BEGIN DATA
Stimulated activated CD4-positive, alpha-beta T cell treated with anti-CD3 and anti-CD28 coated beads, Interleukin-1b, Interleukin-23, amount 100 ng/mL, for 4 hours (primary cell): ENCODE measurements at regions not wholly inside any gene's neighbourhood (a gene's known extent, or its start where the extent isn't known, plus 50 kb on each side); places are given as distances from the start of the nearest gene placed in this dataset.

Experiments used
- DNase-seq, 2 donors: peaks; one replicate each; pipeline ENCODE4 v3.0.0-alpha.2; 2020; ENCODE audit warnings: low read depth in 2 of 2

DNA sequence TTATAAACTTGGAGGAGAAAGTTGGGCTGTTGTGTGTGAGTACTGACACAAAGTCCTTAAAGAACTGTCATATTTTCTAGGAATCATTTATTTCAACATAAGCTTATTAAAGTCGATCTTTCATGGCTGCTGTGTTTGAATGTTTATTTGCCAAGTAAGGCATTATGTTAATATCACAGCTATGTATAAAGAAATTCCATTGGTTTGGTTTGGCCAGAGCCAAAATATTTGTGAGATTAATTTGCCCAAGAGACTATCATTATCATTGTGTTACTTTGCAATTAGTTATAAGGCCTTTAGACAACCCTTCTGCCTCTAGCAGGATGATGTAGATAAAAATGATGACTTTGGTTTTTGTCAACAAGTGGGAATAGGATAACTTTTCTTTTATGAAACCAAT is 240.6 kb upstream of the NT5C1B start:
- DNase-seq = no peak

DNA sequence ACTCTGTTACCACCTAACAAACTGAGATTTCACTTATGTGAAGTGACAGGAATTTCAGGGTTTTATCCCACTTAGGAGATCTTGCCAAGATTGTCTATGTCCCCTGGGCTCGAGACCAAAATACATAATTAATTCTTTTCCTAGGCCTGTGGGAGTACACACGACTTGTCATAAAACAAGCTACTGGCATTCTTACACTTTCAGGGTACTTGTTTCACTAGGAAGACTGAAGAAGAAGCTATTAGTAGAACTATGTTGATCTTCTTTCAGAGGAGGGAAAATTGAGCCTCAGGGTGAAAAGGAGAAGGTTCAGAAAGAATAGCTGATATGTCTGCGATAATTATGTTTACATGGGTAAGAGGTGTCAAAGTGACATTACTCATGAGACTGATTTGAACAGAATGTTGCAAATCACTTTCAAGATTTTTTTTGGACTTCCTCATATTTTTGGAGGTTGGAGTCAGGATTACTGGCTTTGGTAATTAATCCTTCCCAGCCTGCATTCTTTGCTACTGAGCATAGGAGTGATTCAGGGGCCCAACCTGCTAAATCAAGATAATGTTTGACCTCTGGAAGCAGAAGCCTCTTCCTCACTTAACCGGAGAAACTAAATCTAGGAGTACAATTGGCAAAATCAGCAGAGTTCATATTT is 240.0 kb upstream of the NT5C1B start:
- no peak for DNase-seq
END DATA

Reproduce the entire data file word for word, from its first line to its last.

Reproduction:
Stimulated activated CD4-positive, alpha-beta T cell treated with anti-CD3 and anti-CD28 coated beads, Interleukin-1b, Interleukin-23, amount 100 ng/mL, for 4 hours (primary cell): ENCODE measurements at regions not wholly inside any gene's neighbourhood (a gene's known extent, or its start where the extent isn't known, plus 50 kb on each side); places are given as distances from the start of the nearest gene placed in this dataset.

Experiments used
- DNase-seq, 2 donors: peaks; one replicate each; pipeline ENCODE4 v3.0.0-alpha.2; 2020; ENCODE audit warnings: low read depth in 2 of 2

DNA sequence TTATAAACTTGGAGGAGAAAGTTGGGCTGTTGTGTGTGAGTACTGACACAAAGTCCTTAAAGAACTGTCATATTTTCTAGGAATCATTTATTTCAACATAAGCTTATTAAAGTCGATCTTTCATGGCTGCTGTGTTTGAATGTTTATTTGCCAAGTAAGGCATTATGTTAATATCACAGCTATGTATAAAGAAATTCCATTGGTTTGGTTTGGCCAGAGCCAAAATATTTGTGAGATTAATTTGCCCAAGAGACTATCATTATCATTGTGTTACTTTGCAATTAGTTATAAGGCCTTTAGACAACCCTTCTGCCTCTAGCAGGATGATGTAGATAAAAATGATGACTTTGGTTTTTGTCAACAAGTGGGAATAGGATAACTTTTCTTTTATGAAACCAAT is 240.6 kb upstream of the NT5C1B start:
- DNase-seq = no peak

DNA sequence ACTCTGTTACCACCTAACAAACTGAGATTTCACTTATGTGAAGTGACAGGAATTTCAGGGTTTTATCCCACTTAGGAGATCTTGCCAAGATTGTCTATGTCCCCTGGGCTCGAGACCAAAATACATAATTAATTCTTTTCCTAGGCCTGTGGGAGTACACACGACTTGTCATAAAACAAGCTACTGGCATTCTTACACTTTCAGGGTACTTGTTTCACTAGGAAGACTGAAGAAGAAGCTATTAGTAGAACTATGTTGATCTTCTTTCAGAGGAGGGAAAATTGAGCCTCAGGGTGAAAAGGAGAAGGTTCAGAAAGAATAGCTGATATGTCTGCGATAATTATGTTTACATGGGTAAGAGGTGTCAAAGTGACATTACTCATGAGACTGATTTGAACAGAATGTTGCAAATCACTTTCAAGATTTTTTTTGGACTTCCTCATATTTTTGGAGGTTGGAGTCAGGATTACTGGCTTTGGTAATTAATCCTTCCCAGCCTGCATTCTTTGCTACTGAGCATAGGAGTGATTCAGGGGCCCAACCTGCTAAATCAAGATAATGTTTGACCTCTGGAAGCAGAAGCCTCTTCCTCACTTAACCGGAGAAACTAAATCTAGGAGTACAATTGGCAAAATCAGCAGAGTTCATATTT is 240.0 kb upstream of the NT5C1B start:
- no peak for DNase-seq